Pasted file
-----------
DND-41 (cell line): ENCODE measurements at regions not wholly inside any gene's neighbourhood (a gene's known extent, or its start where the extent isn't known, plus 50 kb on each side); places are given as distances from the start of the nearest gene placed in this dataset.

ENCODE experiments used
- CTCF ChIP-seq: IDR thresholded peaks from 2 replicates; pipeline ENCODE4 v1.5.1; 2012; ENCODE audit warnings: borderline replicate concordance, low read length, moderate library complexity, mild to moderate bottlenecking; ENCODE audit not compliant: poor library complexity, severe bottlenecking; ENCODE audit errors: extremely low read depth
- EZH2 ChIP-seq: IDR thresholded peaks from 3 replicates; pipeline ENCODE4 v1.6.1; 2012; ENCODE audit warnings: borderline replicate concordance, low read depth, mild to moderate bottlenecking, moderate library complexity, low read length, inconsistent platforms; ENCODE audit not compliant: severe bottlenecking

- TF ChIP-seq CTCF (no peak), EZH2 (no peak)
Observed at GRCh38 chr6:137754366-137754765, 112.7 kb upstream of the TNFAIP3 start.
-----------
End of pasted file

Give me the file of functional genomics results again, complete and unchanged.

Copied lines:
DND-41 (cell line): ENCODE measurements at regions not wholly inside any gene's neighbourhood (a gene's known extent, or its start where the extent isn't known, plus 50 kb on each side); places are given as distances from the start of the nearest gene placed in this dataset.

ENCODE experiments used
- CTCF ChIP-seq: IDR thresholded peaks from 2 replicates; pipeline ENCODE4 v1.5.1; 2012; ENCODE audit warnings: borderline replicate concordance, low read length, moderate library complexity, mild to moderate bottlenecking; ENCODE audit not compliant: poor library complexity, severe bottlenecking; ENCODE audit errors: extremely low read depth
- EZH2 ChIP-seq: IDR thresholded peaks from 3 replicates; pipeline ENCODE4 v1.6.1; 2012; ENCODE audit warnings: borderline replicate concordance, low read depth, mild to moderate bottlenecking, moderate library complexity, low read length, inconsistent platforms; ENCODE audit not compliant: severe bottlenecking

- TF ChIP-seq CTCF (no peak), EZH2 (no peak)
Observed at GRCh38 chr6:137754366-137754765, 112.7 kb upstream of the TNFAIP3 start.